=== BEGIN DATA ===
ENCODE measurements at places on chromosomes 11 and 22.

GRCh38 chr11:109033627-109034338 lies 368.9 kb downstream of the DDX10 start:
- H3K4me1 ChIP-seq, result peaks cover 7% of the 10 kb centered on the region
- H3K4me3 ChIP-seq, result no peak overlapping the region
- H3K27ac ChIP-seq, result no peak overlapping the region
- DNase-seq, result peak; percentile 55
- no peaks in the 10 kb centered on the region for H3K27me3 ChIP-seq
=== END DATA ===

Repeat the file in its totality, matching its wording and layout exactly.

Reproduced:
ENCODE measurements at places on chromosomes 11 and 22.

GRCh38 chr11:109033627-109034338 lies 368.9 kb downstream of the DDX10 start:
- H3K4me1 ChIP-seq, result peaks cover 7% of the 10 kb centered on the region
- H3K4me3 ChIP-seq, result no peak overlapping the region
- H3K27ac ChIP-seq, result no peak overlapping the region
- DNase-seq, result peak; percentile 55
- no peaks in the 10 kb centered on the region for H3K27me3 ChIP-seq